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action admitted adopted agreed amendment America APPENDIX appointed assembled authority become body called character colonies committee common compact confederation consequence considered consolidated Constitution construction Convention court Debates declaration delegates depend distinct doctrine effect England equal established executive exercise existence express fact federal government force foreign give given grant Hampshire House idea important independent individuals interests John Journals of Congress Judge June laws legislative legislature letter liberty limits Madison majority March Massachusetts means measures ment moral nature necessary never North Carolina Northern objects opinion original parties passed Pennsylvania political present President principle proposed question Ratifying reason reference remain representatives resolution Resolved respective result says secession secure Senate separate slaves South Southern sovereign sovereignty term things thirteen thought tion treaty Union United Virginia vote Washington whole York
Page 37 - And the Articles of this confederation shall be inviolably observed by every state, and the union shall be perpetual; nor shall any alteration at any time hereafter be made in any of them; unless such alteration be agreed to in a congress of the united states, and be afterwards confirmed by the legislatures of every state.
Page 231 - No State shall lay any imposts or duties, which may interfere with any stipulations in treaties, entered into by the United States in Congress assembled, with any king, prince or state, in pursuance of any treaties already proposed by Congress, to the courts of France and Spain.
Page 37 - Every state shall abide by the determinations of the United States in congress assembled, on all questions which, by this confederation, are submitted to them. And the articles of this confederation shall be inviolably observed by every state ; and the Union shall be perpetual.
Page 396 - ... that all acts of the United States in Congress, made by virtue and in pursuance of the powers hereby, and by the Articles of Confederation, vested in them, and all treaties made and ratified under the authority of the United States, shall be the supreme law of the respective States, so far forth as those acts or treaties shall relate to the said States or their citizens ; and that the Judiciary of the several States shall be bound thereby in their decisions, any thing in the respective laws of...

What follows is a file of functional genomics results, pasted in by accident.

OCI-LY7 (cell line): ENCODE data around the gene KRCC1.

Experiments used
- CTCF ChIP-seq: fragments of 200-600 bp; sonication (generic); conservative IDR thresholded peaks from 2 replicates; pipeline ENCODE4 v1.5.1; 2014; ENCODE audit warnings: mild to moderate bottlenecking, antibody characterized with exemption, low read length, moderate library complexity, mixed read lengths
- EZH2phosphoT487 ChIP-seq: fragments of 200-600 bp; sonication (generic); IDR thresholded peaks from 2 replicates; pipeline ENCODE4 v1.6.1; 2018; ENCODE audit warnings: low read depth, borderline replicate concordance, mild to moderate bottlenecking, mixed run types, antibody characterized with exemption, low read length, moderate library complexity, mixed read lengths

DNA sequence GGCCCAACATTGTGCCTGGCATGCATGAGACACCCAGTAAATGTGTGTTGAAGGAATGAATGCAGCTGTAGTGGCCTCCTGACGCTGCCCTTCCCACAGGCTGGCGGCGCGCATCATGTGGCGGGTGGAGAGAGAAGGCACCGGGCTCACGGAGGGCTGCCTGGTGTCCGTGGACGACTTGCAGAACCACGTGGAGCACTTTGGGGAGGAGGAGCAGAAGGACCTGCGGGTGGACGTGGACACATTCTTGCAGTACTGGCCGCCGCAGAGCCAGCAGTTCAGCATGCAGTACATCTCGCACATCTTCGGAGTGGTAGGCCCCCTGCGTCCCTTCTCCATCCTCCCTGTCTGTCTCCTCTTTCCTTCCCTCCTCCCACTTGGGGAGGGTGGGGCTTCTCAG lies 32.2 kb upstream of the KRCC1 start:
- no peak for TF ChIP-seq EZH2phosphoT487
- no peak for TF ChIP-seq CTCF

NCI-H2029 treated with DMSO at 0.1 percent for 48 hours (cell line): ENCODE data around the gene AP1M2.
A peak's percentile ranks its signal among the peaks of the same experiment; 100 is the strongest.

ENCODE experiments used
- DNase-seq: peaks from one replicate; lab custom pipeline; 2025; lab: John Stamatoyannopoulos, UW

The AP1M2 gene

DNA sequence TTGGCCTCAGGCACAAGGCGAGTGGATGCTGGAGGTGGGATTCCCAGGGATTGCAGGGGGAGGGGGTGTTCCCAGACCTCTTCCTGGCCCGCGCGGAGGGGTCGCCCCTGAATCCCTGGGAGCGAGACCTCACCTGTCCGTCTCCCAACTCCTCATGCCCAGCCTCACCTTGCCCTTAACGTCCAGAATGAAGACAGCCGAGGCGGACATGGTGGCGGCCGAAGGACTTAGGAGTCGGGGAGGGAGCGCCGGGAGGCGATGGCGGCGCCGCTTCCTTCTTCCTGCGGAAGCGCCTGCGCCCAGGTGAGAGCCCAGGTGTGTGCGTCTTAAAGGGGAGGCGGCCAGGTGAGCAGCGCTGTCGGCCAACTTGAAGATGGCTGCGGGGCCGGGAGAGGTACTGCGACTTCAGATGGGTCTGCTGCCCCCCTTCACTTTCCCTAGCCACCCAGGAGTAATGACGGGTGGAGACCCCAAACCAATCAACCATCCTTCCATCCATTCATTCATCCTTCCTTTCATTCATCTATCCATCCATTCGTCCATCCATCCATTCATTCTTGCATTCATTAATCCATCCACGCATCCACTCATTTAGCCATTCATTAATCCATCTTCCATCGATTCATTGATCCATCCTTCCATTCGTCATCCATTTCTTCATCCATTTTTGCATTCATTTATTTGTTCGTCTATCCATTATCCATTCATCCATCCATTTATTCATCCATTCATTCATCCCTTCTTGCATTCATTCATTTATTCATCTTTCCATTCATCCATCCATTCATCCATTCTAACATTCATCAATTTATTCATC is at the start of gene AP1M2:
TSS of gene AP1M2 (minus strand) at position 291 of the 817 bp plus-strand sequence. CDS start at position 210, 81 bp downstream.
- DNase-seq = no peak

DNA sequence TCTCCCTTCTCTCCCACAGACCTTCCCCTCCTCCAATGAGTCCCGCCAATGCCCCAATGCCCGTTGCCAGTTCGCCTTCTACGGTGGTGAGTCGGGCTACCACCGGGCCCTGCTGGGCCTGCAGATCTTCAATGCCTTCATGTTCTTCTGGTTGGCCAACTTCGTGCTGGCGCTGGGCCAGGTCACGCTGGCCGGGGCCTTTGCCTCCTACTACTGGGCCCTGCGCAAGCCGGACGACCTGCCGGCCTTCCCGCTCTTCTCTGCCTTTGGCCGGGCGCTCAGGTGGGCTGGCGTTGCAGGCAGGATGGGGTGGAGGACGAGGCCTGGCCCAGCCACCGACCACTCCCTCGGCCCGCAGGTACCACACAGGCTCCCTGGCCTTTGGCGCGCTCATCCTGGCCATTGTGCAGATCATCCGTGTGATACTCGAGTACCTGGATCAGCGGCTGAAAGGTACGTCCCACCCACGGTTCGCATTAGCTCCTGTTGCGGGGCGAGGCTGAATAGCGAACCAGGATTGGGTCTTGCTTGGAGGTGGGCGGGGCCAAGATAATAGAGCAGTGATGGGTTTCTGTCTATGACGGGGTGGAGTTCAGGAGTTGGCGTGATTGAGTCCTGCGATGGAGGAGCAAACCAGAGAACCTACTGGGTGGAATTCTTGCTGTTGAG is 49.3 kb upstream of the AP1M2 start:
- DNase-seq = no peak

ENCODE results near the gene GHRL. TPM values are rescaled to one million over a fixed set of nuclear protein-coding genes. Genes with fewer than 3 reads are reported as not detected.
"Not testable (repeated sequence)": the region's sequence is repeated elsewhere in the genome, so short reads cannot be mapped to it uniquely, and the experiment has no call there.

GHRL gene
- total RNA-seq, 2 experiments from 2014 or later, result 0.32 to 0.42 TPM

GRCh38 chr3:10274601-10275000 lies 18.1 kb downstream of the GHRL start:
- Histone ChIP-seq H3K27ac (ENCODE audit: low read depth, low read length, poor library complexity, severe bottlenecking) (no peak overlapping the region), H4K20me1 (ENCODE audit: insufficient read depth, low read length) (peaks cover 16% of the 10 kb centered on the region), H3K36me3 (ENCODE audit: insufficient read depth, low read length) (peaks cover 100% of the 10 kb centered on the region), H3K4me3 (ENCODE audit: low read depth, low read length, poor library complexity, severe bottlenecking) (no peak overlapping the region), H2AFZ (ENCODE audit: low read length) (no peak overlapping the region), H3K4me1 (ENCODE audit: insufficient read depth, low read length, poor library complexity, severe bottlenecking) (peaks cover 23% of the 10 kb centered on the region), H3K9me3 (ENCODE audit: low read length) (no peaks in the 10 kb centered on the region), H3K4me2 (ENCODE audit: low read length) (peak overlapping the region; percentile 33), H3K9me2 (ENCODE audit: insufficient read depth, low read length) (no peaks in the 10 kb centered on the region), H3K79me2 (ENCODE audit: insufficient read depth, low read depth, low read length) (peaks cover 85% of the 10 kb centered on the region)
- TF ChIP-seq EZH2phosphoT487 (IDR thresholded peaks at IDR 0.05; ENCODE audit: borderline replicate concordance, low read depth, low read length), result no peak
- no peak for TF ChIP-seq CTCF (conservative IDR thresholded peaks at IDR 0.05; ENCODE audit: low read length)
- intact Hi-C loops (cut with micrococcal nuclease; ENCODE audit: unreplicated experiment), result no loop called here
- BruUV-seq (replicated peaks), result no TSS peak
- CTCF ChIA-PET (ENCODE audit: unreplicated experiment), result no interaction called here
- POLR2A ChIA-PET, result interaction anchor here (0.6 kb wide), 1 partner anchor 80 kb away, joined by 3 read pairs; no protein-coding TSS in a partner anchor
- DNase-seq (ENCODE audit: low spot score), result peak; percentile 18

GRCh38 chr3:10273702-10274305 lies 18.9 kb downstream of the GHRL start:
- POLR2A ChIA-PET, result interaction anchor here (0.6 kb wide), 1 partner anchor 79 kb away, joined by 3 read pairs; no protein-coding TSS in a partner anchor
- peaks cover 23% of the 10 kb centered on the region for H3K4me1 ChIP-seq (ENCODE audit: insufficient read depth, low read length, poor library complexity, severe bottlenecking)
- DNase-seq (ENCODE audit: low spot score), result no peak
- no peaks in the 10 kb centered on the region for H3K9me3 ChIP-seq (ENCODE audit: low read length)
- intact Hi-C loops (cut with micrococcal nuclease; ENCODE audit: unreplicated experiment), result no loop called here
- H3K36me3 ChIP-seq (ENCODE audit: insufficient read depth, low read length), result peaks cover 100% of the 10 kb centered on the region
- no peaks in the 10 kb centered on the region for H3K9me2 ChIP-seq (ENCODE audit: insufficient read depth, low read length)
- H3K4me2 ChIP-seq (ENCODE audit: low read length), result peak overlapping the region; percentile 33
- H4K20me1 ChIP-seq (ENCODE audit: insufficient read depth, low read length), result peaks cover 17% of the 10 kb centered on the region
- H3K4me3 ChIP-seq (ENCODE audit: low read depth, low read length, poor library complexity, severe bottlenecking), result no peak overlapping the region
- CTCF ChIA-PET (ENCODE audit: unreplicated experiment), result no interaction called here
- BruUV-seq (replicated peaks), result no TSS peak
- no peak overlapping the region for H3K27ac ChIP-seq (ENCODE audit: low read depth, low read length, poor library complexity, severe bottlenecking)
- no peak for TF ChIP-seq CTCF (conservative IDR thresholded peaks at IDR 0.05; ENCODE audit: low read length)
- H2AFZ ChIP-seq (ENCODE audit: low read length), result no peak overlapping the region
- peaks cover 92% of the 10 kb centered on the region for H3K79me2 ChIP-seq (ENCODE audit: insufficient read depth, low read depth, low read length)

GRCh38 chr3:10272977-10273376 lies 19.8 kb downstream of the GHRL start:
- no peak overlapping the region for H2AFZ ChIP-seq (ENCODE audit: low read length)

Page 319 - Mr. SHERMAN was for leaving the clause as it stands. He disapproved of the slave trade ; yet as the States were now possessed of the right to import slaves, as the public good did not require it to be taken from them, and as it was expedient to have as few objections as possible to the proposed scheme of government, he thought it best to leave the matter as we find it.
Page 218 - Pennsylvania, Delaware, Maryland, Virginia, North-Carolina, South-Carolina and Georgia in the Words following, viz. "Articles of Confederation and perpetual Union between the States of Newhampshire, Massachusetts-bay, Rhodeisland and Providence Plantations, Connecticut, New- York, New-Jersey, Pennsylvania, Delaware, Maryland, Virginia, North-Carolina, South-Carolina and Georgia. ARTICLE I. THE stile of this confederacy shall be "The United States of America.
Page 108 - The experience of all ages and nations, I believe, demonstrates that the work done by slaves, though it appears to cost only their maintenance, is in the end the dearest of any.
Page 397 - Judiciary, ought to compose a council of revision with authority to examine every act of the National Legislature before it shall operate, & every act of a particular Legislature before a Negative thereon shall be final; and that the dissent of the said Council shall amount to a rejection, unless the Act of the National Legislature be again passed, or that of a particular Legislature be again negatived by of the members of each branch.
Page 204 - The constitution of the United States was ordained and established, not by the states in their sovereign capacities, but, emphatically, as the preamble of the constitution declares, by " the people of the United States." There can be no doubt that it was competent to the people to invest the general government with all the powers which they might deem proper and necessary, to extend or restrain these powers according to their own good pleasure, and to give them a paramount and supreme authority.